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Tactics are the concrete maneuvers (e.g. forking two pieces with a knight, pinning a piece to the opponent's king, or unleashing a discovered check) that chess players use and combine in order to achieve their overall goals in a game. They are the building blocks which underlie successful strategies.

6
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The pawn on g7 performs two vital functions: It protects the pawn on f6 from capture by the White knight. It indirectly bars the way to g8 to the White rook on g3. If it captures the queen on h6 ( …
answered Jul 17 '16 by Tom Au
0
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I believe that the OP's observation is correct. A computer is worst at evaluating "intangible" advantages, and best at calculating "lines." So to the extent possible, a human player should aim for the …
answered Oct 18 '12 by Tom Au
3
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In [Title "your example"] [fen "4r2k/Bb1n2pp/2q1r3/1R1Qpp2/2P5/5P2/P4KPP/4RB2 w - - 0 1"] 1. Rxb7 Qxb7 2. Qxb7 when R x b7, your Queen on d5 is guarding the rook, even though it doesn't look like …
answered Feb 2 '13 by Tom Au
0
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A king can only capture unprotected pieces. In this case, the Black queen is protected by the black-squared bishop. If a king moves into a square where an enemy piece (the bishop) can recapture him, …
answered Dec 20 '15 by Tom Au
6
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Correspondence chess will do more to improve the quality of your game. That is, your moves will be a lot more thoughtful and deliberate, and so will your opponent's. When you lose, it will probably be …
answered Oct 31 '17 by Tom Au
5
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It's a bit early to say that the game will be a draw when only one pair of pieces has been exchanged (the dark squared bishops). What IS true is that both sides "dodged a bullet," the complications t …
answered Apr 6 '13 by Tom Au
1
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All of your alleged disadvantages are offset by compensating advantages: 1) "The diagonal it controls is often blocked by the knight in its natural square." Yes, but when the knight moves it can "dis …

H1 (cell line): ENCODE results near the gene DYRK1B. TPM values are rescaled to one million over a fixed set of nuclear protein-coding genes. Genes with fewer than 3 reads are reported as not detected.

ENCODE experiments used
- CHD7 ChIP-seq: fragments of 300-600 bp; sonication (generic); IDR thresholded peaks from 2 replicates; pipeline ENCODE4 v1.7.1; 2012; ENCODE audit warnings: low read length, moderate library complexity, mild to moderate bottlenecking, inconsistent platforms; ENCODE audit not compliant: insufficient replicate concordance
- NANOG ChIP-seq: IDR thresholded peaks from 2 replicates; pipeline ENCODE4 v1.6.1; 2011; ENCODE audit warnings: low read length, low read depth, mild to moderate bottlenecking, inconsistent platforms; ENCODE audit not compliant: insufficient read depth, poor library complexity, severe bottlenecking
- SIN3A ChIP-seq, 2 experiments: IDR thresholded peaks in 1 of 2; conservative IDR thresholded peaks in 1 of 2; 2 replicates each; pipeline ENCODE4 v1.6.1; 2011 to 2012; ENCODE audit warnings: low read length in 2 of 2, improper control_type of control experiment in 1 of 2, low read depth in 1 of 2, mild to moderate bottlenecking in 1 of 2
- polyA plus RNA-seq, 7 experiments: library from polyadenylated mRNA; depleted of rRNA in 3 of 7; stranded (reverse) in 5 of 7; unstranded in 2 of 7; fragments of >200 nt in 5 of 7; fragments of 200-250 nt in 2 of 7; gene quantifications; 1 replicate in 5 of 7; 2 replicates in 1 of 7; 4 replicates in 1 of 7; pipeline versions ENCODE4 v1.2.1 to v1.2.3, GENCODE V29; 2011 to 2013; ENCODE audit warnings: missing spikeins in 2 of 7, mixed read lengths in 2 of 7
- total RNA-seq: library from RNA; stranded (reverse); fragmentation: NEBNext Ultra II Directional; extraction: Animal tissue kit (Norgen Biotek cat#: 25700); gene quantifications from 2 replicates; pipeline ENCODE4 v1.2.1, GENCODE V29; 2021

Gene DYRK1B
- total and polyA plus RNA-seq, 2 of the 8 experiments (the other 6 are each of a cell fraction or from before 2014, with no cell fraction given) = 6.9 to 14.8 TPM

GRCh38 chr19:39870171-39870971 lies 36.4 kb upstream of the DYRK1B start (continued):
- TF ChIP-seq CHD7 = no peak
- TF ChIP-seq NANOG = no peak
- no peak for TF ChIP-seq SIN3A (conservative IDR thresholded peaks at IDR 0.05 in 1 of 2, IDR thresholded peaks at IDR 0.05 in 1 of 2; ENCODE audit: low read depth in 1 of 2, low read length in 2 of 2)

answered Nov 2 '13 by Tom Au
3
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In order to learn tactics, you want to get into tactical situations. These can occur in the opening, middle, or end game. But if you play tactical openings, you get a head start on these situations (and guarantee that you'll get some). …
answered Feb 2 '13 by Tom Au
0
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You're fine, because your queen on h6 attacks the pawn on c6, as well as a number of points on the kingside, and Black can't defend them all. His best is probably 21... Be6 (shields the pawn). Then yo …
answered Sep 5 '17 by Tom Au
2
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In economics, it's called the "law of diminishing returns." You study tactics for a while, and then reach a point where you seem to make little progress. Then you "switched gears" and studied … strategy, and that helped your game a lot because it was what you were weak in. So keep studying strategy until you "hit a wall," at which point tactics may be the scarce factor of production. Or it may be something else, such as endgames. The quickest way to improve is to work on the thing you are weakest at. …
answered Jul 11 '16 by Tom Au
0
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The most "undrawable" openings (against you) are the ones that you play the best. If you are getting too many draws from your openings, you do not know them well enough to punish your opponents for th …
answered Jul 12 '16 by Tom Au
0
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A knight and bishop together are worth SEVEN points, not six, at least in early part of the game because of the synergies. (Or, if you will three and half for the minor pieces). Also, to make this se …
answered Jan 28 '13 by Tom Au
1
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Black can't save the endgame if White plays well. As Capablanca wrote in "Chess Fundamentals," a rook on the seventh rank is worth a pawn. Given that actual pawns are even, consider White a pawn ahea …
answered Aug 6 '16 by Tom Au
2
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To beat such a beginner, I would use "tricky" openings such as the Sicilian defense (c5 vs. e4) or Dutch Defense (f5 vs. d4) as Black. And Reti Opening nf3 or English Opening (c4), as White. Your beg …
answered Jul 25 '14 by Tom Au
2
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Chinese chess appears to be more difficult, or at least more subtle, because the powers of the pieces are generally less than in western chess. Only the Chinese chariots are the equivalent of the wes …
answered Apr 4 '14 by Tom Au

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